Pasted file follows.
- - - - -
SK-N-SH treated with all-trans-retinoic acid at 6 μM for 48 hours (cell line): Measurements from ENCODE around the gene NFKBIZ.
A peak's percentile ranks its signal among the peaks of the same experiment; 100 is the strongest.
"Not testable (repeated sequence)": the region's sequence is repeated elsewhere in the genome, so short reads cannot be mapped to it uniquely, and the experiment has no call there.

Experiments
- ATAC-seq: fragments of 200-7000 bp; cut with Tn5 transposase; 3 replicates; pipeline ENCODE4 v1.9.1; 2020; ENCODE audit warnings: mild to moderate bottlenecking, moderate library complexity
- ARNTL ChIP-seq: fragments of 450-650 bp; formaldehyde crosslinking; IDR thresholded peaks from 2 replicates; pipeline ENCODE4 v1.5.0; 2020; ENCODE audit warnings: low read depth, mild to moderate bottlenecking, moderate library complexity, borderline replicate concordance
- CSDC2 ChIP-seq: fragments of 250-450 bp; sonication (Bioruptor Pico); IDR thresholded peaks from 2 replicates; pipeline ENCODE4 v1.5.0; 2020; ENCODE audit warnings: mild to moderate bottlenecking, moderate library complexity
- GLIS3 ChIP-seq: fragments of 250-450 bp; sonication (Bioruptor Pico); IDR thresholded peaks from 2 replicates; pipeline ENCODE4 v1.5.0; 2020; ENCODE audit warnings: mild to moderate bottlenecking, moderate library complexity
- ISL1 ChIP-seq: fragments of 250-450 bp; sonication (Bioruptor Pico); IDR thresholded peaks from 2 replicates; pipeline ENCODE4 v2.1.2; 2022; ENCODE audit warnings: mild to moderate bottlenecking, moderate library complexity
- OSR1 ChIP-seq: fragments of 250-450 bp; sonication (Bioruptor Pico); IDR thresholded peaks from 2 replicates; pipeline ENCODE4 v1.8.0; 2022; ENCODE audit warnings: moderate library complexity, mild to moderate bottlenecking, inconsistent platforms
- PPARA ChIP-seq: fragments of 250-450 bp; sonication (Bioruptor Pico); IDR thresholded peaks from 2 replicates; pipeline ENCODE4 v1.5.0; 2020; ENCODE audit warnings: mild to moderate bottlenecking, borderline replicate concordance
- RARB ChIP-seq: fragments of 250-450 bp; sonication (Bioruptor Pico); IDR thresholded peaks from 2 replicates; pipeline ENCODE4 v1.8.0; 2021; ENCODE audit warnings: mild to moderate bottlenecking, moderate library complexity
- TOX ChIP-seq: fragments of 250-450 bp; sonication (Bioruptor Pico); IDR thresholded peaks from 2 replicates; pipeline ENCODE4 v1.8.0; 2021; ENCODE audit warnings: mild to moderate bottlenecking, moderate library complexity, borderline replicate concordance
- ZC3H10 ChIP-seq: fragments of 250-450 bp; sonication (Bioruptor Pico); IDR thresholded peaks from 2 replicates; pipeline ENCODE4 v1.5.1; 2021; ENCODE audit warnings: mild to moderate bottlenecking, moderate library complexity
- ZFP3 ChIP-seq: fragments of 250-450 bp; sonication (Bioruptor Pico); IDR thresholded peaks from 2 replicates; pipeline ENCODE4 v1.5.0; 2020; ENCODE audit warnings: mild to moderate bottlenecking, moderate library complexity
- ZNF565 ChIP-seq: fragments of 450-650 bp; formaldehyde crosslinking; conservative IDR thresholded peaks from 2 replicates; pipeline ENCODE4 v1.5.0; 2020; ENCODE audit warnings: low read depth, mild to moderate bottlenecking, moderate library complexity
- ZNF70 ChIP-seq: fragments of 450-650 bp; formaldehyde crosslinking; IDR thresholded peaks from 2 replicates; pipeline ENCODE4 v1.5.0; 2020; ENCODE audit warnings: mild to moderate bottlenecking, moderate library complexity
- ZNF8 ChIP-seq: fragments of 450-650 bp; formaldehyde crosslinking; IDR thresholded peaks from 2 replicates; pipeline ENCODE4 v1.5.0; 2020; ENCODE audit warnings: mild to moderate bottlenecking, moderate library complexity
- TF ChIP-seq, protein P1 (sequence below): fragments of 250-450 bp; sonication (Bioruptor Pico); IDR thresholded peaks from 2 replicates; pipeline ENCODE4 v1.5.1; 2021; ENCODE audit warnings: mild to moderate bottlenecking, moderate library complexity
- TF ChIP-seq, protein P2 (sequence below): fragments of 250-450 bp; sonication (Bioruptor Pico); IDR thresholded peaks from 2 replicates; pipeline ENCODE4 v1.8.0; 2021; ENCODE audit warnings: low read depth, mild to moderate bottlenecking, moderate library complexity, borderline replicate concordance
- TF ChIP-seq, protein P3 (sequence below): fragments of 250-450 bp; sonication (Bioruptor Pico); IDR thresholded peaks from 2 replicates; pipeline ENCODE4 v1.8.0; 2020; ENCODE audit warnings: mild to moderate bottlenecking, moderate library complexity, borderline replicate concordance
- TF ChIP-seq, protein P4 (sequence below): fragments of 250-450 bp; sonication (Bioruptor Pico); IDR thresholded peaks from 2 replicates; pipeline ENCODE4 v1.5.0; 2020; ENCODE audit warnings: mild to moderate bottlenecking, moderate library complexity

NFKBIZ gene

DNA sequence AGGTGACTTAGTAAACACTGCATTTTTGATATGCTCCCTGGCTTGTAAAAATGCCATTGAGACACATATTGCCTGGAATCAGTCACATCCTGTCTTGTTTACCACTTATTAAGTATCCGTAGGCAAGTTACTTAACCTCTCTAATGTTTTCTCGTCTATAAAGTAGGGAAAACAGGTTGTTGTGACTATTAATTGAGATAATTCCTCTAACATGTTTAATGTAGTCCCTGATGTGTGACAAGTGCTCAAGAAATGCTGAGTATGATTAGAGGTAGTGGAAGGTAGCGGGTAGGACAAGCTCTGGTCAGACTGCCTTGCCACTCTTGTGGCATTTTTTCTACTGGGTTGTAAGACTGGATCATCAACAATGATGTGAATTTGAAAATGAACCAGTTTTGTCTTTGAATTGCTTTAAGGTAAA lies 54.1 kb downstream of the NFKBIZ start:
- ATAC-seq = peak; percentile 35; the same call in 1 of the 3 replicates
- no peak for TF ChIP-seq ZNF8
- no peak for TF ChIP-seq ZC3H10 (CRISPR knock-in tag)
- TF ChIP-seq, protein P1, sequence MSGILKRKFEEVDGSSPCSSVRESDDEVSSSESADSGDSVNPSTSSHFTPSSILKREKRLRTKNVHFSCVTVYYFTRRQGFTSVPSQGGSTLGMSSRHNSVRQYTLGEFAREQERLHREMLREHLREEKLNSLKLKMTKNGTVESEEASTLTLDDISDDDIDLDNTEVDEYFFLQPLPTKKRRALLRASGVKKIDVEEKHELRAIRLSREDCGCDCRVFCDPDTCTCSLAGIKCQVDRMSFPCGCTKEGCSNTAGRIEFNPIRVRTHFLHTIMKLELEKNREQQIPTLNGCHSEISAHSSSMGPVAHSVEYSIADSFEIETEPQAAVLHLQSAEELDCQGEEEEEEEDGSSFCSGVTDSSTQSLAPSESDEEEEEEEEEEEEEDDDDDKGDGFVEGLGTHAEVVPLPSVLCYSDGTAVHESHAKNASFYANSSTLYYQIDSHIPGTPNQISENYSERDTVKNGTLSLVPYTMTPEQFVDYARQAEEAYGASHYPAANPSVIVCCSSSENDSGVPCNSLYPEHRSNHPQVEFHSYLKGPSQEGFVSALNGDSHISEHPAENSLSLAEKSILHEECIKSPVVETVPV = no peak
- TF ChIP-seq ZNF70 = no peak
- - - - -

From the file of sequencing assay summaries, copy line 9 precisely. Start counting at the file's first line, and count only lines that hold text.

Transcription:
- ISL1 ChIP-seq: fragments of 250-450 bp; sonication (Bioruptor Pico); IDR thresholded peaks from 2 replicates; pipeline ENCODE4 v2.1.2; 2022; ENCODE audit warnings: mild to moderate bottlenecking, moderate library complexity